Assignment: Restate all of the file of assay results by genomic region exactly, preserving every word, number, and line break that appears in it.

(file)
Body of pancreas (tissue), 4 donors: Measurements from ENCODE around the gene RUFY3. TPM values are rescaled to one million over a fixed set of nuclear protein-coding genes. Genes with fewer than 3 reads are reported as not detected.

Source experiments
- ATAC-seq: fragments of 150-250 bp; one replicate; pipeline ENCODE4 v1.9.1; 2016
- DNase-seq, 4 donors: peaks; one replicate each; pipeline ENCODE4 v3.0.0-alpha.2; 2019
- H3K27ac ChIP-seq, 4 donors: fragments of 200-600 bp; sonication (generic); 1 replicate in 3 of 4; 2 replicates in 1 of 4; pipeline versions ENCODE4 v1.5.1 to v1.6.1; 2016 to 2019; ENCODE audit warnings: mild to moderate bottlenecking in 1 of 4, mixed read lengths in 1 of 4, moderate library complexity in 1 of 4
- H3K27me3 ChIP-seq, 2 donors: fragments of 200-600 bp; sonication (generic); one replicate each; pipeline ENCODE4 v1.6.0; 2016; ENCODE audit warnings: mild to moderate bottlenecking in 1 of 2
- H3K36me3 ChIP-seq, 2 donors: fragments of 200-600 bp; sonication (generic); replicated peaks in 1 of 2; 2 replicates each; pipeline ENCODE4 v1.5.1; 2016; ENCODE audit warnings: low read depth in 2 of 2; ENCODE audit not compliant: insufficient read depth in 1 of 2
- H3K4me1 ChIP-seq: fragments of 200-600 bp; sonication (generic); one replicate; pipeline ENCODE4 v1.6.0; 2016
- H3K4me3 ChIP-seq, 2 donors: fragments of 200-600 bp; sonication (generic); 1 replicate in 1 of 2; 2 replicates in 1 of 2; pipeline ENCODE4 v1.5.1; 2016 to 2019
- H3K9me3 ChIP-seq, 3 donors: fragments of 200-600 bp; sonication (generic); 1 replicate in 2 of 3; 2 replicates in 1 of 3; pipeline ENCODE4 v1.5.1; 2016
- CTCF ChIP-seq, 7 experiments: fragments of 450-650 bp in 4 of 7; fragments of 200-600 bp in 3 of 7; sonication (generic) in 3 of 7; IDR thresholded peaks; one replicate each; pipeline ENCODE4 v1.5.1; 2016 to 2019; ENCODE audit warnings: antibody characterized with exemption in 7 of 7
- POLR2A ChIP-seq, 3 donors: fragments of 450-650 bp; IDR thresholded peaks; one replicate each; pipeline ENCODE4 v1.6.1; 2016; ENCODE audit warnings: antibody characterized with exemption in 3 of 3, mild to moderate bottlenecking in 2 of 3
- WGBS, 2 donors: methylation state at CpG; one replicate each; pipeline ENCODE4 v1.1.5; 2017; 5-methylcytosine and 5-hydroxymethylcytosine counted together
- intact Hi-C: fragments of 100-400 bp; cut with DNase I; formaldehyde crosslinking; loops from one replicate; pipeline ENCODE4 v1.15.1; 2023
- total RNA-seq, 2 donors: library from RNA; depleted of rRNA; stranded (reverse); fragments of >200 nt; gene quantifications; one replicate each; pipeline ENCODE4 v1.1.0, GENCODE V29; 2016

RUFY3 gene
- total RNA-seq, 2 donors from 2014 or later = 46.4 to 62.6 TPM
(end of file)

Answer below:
Body of pancreas (tissue), 4 donors: Measurements from ENCODE around the gene RUFY3. TPM values are rescaled to one million over a fixed set of nuclear protein-coding genes. Genes with fewer than 3 reads are reported as not detected.

Source experiments
- ATAC-seq: fragments of 150-250 bp; one replicate; pipeline ENCODE4 v1.9.1; 2016
- DNase-seq, 4 donors: peaks; one replicate each; pipeline ENCODE4 v3.0.0-alpha.2; 2019
- H3K27ac ChIP-seq, 4 donors: fragments of 200-600 bp; sonication (generic); 1 replicate in 3 of 4; 2 replicates in 1 of 4; pipeline versions ENCODE4 v1.5.1 to v1.6.1; 2016 to 2019; ENCODE audit warnings: mild to moderate bottlenecking in 1 of 4, mixed read lengths in 1 of 4, moderate library complexity in 1 of 4
- H3K27me3 ChIP-seq, 2 donors: fragments of 200-600 bp; sonication (generic); one replicate each; pipeline ENCODE4 v1.6.0; 2016; ENCODE audit warnings: mild to moderate bottlenecking in 1 of 2
- H3K36me3 ChIP-seq, 2 donors: fragments of 200-600 bp; sonication (generic); replicated peaks in 1 of 2; 2 replicates each; pipeline ENCODE4 v1.5.1; 2016; ENCODE audit warnings: low read depth in 2 of 2; ENCODE audit not compliant: insufficient read depth in 1 of 2
- H3K4me1 ChIP-seq: fragments of 200-600 bp; sonication (generic); one replicate; pipeline ENCODE4 v1.6.0; 2016
- H3K4me3 ChIP-seq, 2 donors: fragments of 200-600 bp; sonication (generic); 1 replicate in 1 of 2; 2 replicates in 1 of 2; pipeline ENCODE4 v1.5.1; 2016 to 2019
- H3K9me3 ChIP-seq, 3 donors: fragments of 200-600 bp; sonication (generic); 1 replicate in 2 of 3; 2 replicates in 1 of 3; pipeline ENCODE4 v1.5.1; 2016
- CTCF ChIP-seq, 7 experiments: fragments of 450-650 bp in 4 of 7; fragments of 200-600 bp in 3 of 7; sonication (generic) in 3 of 7; IDR thresholded peaks; one replicate each; pipeline ENCODE4 v1.5.1; 2016 to 2019; ENCODE audit warnings: antibody characterized with exemption in 7 of 7
- POLR2A ChIP-seq, 3 donors: fragments of 450-650 bp; IDR thresholded peaks; one replicate each; pipeline ENCODE4 v1.6.1; 2016; ENCODE audit warnings: antibody characterized with exemption in 3 of 3, mild to moderate bottlenecking in 2 of 3
- WGBS, 2 donors: methylation state at CpG; one replicate each; pipeline ENCODE4 v1.1.5; 2017; 5-methylcytosine and 5-hydroxymethylcytosine counted together
- intact Hi-C: fragments of 100-400 bp; cut with DNase I; formaldehyde crosslinking; loops from one replicate; pipeline ENCODE4 v1.15.1; 2023
- total RNA-seq, 2 donors: library from RNA; depleted of rRNA; stranded (reverse); fragments of >200 nt; gene quantifications; one replicate each; pipeline ENCODE4 v1.1.0, GENCODE V29; 2016

RUFY3 gene
- total RNA-seq, 2 donors from 2014 or later = 46.4 to 62.6 TPM